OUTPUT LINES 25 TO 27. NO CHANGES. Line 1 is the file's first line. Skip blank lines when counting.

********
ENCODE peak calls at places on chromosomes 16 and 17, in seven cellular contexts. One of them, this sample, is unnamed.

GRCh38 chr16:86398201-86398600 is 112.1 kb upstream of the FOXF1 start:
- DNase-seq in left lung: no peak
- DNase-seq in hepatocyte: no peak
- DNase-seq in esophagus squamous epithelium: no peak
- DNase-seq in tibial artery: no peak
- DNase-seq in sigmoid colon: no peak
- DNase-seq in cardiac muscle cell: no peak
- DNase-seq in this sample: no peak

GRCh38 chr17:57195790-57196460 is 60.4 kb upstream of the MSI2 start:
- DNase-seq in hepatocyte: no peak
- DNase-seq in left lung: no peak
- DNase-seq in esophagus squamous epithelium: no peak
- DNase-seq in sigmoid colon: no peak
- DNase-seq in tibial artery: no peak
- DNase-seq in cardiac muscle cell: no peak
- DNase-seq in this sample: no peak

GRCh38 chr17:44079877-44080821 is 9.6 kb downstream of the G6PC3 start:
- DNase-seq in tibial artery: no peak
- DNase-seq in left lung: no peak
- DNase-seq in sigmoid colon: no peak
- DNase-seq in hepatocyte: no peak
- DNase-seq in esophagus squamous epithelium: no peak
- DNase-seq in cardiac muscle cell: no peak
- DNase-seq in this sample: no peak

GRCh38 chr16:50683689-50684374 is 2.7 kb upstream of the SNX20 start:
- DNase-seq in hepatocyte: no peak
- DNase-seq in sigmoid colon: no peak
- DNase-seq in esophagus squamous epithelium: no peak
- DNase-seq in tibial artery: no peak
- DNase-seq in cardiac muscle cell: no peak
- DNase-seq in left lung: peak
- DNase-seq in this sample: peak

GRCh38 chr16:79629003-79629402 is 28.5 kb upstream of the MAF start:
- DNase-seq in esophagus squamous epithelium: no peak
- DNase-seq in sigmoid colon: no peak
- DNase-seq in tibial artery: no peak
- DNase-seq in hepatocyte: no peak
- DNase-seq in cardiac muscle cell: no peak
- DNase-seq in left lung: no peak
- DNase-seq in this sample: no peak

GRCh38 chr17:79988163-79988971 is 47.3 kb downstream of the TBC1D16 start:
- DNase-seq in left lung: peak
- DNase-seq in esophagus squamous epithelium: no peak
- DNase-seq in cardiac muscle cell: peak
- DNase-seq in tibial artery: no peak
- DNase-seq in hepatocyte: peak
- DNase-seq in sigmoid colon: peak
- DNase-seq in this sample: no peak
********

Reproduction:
- DNase-seq in this sample: no peak

GRCh38 chr16:50683689-50684374 is 2.7 kb upstream of the SNX20 start:
- DNase-seq in hepatocyte: no peak